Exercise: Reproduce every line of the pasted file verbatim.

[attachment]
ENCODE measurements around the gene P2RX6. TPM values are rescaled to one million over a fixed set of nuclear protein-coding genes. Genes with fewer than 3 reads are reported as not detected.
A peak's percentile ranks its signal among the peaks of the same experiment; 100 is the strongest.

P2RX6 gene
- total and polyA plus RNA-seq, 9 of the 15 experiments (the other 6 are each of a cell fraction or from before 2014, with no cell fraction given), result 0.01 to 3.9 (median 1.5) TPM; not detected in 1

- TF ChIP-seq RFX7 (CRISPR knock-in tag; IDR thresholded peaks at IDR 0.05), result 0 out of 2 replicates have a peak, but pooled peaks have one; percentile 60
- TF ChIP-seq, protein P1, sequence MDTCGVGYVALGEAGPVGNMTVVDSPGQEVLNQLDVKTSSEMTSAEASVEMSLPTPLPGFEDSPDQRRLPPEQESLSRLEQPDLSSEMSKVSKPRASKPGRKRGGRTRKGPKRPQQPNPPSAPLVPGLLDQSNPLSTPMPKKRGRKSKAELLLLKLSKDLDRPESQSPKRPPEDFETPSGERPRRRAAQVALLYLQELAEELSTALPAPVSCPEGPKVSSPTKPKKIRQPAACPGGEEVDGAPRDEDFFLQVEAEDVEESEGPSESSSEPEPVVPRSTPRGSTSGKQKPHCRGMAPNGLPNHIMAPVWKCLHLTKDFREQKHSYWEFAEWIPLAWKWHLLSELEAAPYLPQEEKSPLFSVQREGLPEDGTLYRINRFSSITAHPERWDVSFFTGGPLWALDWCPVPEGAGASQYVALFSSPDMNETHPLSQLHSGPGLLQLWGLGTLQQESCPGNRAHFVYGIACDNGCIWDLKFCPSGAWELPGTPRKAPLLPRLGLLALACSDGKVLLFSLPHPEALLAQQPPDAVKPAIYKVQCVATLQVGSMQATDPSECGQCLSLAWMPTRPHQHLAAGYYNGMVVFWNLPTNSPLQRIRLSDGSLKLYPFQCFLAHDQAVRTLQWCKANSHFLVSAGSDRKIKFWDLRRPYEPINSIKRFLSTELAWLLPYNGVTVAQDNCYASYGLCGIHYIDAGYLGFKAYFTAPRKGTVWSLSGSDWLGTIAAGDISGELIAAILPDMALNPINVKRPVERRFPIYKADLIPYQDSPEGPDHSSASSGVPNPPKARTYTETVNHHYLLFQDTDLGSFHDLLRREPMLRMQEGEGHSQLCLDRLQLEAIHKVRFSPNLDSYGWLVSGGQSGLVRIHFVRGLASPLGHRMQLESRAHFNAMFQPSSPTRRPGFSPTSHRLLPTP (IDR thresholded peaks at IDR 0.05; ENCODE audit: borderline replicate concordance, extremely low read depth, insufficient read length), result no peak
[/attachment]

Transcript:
ENCODE measurements around the gene P2RX6. TPM values are rescaled to one million over a fixed set of nuclear protein-coding genes. Genes with fewer than 3 reads are reported as not detected.
A peak's percentile ranks its signal among the peaks of the same experiment; 100 is the strongest.

P2RX6 gene
- total and polyA plus RNA-seq, 9 of the 15 experiments (the other 6 are each of a cell fraction or from before 2014, with no cell fraction given), result 0.01 to 3.9 (median 1.5) TPM; not detected in 1

- TF ChIP-seq RFX7 (CRISPR knock-in tag; IDR thresholded peaks at IDR 0.05), result 0 out of 2 replicates have a peak, but pooled peaks have one; percentile 60
- TF ChIP-seq, protein P1, sequence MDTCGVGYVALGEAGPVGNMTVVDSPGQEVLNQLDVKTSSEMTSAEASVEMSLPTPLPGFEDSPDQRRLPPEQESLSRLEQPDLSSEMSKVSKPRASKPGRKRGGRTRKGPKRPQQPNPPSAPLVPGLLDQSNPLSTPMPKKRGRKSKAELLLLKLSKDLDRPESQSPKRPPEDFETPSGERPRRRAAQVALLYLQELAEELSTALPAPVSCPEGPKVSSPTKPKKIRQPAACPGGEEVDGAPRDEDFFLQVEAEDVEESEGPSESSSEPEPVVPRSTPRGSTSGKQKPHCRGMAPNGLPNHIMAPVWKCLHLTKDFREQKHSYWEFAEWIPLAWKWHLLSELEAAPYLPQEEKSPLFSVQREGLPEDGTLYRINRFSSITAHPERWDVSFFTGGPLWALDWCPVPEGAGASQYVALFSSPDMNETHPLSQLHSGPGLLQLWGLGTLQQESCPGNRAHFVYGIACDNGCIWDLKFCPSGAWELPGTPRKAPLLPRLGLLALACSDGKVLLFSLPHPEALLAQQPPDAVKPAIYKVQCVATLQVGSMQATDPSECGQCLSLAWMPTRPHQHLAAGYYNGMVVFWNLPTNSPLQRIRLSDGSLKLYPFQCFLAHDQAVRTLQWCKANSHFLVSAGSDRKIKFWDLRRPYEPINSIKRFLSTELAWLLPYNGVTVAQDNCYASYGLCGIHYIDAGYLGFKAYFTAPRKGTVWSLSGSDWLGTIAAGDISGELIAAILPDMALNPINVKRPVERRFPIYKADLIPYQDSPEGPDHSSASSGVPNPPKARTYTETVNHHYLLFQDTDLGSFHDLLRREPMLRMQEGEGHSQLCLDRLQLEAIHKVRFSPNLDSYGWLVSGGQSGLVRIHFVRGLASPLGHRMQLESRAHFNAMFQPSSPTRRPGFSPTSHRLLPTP (IDR thresholded peaks at IDR 0.05; ENCODE audit: borderline replicate concordance, extremely low read depth, insufficient read length), result no peak